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Saoga FEATURE

2013/14 we still face a huge hole. There are definitely opportunities for natural gas. “How does that relate to our members? Well there will be huge opportunity to fabricate and provide a variety of technical services to the industry.” In terms of the African picture, Ghana and Nigeria are obvious oil and gas hotspot. South Africa is already a significant supplier of services and equipment to West Africa, Blyth says. However, he stresses that there is potential for more still. “South Africa’s advanced industrial base and high engineering standards provides a broad base of suppliers and service providers to the upstream industry. South Africa is geographically and politically well positioned to be a base for supplying sub-Saharan 8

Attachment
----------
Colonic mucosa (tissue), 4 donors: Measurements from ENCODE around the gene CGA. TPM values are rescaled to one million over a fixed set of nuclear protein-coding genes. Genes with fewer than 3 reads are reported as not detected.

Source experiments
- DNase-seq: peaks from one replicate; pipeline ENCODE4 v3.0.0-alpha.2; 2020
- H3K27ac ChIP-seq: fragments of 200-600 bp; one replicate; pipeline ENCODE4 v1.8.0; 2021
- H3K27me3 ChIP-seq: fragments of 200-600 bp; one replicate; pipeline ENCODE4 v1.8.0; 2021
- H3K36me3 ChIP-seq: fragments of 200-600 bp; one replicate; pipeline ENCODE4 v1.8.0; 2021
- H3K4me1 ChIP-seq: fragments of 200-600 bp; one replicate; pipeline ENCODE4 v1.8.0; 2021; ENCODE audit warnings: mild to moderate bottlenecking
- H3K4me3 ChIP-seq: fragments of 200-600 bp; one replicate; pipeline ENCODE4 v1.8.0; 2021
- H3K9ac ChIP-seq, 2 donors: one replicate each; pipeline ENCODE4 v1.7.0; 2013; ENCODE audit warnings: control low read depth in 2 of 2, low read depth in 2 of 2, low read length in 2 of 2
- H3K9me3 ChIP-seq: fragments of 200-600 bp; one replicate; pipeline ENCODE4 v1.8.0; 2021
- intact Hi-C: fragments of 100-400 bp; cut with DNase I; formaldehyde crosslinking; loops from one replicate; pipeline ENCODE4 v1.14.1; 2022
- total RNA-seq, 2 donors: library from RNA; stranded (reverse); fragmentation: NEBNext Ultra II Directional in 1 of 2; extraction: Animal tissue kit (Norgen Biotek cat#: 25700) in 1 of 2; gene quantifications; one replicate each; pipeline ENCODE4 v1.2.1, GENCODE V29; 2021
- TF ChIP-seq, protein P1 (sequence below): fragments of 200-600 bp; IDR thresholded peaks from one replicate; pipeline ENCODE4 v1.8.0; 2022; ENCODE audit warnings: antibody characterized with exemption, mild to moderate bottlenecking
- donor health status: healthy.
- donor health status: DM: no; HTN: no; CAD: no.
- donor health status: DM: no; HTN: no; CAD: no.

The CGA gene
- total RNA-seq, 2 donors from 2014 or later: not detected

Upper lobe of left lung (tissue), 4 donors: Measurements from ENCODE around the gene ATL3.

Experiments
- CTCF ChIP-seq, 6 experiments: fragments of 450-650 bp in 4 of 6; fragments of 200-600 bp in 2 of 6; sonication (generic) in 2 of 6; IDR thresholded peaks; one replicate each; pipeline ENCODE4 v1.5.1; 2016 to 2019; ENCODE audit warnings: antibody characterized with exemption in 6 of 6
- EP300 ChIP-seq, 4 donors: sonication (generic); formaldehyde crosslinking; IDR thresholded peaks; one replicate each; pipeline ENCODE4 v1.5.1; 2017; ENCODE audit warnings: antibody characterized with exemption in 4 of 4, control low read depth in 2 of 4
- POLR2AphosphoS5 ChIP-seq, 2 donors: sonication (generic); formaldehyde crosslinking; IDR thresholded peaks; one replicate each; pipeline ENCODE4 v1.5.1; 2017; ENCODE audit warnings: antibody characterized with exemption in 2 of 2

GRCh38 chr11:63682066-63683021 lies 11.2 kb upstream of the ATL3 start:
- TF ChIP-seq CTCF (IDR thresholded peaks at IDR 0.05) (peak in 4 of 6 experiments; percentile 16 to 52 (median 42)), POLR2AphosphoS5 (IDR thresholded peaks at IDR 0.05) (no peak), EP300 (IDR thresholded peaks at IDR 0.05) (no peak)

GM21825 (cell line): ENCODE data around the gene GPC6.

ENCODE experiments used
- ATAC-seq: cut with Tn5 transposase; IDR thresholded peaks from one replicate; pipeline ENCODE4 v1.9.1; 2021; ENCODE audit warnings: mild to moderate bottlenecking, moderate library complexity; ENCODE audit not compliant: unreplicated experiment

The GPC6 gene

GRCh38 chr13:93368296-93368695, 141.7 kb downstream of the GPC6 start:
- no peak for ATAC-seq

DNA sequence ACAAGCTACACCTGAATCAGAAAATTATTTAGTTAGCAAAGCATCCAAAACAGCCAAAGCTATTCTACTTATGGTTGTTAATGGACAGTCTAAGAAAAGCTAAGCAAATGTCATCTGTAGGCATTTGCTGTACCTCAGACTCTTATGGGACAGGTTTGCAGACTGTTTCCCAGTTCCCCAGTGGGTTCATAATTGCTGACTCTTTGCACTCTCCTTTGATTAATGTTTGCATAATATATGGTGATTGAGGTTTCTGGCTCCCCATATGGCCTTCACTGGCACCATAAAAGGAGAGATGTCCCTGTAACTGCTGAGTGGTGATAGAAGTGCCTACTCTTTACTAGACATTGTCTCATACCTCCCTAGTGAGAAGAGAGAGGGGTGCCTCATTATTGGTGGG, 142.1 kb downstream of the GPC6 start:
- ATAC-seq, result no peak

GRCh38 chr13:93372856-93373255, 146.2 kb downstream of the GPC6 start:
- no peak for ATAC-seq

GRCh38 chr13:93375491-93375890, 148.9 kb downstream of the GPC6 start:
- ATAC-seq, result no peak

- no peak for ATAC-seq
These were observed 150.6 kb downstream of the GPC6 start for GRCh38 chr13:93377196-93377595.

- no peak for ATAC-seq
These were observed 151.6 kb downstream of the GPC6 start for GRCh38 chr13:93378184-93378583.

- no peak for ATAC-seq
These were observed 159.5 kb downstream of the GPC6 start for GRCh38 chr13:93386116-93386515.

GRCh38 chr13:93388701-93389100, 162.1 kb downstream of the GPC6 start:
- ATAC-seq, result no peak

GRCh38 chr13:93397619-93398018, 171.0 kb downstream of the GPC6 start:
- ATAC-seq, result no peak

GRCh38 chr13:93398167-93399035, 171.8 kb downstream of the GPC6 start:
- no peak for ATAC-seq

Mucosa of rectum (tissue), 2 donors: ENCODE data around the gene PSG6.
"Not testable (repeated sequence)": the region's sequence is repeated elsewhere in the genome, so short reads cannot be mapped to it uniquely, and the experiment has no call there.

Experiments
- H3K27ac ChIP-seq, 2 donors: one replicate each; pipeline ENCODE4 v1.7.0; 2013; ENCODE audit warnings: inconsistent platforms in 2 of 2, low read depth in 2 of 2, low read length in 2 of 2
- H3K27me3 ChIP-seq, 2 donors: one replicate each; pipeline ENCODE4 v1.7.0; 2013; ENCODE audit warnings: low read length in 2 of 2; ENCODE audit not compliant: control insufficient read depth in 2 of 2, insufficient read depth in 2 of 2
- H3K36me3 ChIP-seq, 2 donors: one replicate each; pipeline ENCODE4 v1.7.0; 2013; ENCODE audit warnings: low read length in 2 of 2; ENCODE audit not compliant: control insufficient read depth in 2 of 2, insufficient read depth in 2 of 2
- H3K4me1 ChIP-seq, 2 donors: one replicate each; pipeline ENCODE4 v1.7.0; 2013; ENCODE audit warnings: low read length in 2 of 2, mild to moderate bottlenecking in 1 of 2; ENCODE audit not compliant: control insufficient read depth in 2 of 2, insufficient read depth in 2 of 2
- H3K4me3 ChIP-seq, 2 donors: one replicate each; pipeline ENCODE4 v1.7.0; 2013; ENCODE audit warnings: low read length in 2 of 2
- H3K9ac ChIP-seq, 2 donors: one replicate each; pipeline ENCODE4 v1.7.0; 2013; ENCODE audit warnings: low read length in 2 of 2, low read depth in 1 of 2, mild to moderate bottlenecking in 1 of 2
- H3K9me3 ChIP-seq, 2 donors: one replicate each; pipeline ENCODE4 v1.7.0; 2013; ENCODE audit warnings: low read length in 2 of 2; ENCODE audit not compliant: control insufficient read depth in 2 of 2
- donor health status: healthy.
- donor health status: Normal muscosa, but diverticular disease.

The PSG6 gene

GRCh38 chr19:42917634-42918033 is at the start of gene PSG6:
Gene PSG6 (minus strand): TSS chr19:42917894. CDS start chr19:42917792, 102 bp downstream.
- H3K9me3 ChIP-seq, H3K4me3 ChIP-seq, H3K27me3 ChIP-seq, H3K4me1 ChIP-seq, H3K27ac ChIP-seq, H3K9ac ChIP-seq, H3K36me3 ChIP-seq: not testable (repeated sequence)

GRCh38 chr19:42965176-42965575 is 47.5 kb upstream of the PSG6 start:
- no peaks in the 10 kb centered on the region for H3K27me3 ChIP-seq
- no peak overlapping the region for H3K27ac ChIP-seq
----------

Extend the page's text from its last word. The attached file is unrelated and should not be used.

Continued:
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oil and gas projects. Geographically the country is on the southern tip of the African continent and provides easy access to both East and West Africa by sea and air. Politically, South Africa is sound and an active player as well as a leader and partner in the African community.” Blyth has overseen huge transformation in his 18 months at Saoga – at an operational and strategic level. He is determined to make the world aware of what South Africa has to offer. “Over the past few months we have taken a hard look at what we are doing and what we could be doing and have made some significant decisions about where we will spend our energy going forward,” he concludes. END


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SAOGA FEATURE  

SA Mag - Issue 14 - SAOGA FEATURE